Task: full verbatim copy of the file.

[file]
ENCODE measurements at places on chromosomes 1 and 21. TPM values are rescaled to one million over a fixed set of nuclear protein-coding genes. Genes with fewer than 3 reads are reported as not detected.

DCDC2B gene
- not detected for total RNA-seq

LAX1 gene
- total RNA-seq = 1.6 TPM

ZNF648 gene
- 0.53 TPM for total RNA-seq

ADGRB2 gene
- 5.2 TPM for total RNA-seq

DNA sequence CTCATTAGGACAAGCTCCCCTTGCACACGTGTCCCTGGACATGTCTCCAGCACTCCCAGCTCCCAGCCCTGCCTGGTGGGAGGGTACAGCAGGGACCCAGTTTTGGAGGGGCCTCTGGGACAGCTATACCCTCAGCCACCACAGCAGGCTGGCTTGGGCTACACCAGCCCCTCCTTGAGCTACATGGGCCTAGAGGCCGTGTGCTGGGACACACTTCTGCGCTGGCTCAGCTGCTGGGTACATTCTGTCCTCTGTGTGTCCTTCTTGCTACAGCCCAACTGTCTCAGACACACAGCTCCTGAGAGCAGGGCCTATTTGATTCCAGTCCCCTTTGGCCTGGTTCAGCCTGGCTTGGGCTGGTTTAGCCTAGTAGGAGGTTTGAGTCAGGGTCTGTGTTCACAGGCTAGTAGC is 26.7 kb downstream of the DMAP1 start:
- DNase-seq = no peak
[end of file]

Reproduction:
ENCODE measurements at places on chromosomes 1 and 21. TPM values are rescaled to one million over a fixed set of nuclear protein-coding genes. Genes with fewer than 3 reads are reported as not detected.

DCDC2B gene
- not detected for total RNA-seq

LAX1 gene
- total RNA-seq = 1.6 TPM

ZNF648 gene
- 0.53 TPM for total RNA-seq

ADGRB2 gene
- 5.2 TPM for total RNA-seq

DNA sequence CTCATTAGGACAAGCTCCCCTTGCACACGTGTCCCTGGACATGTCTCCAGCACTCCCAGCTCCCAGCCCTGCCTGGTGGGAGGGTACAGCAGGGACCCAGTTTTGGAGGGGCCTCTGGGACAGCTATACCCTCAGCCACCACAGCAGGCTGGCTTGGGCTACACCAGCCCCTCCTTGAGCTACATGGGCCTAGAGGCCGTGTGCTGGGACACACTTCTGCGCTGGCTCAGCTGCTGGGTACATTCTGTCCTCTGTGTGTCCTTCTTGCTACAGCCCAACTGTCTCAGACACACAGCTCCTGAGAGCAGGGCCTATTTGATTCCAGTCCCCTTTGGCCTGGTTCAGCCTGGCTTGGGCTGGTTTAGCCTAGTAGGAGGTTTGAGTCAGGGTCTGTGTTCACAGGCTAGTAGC is 26.7 kb downstream of the DMAP1 start:
- DNase-seq = no peak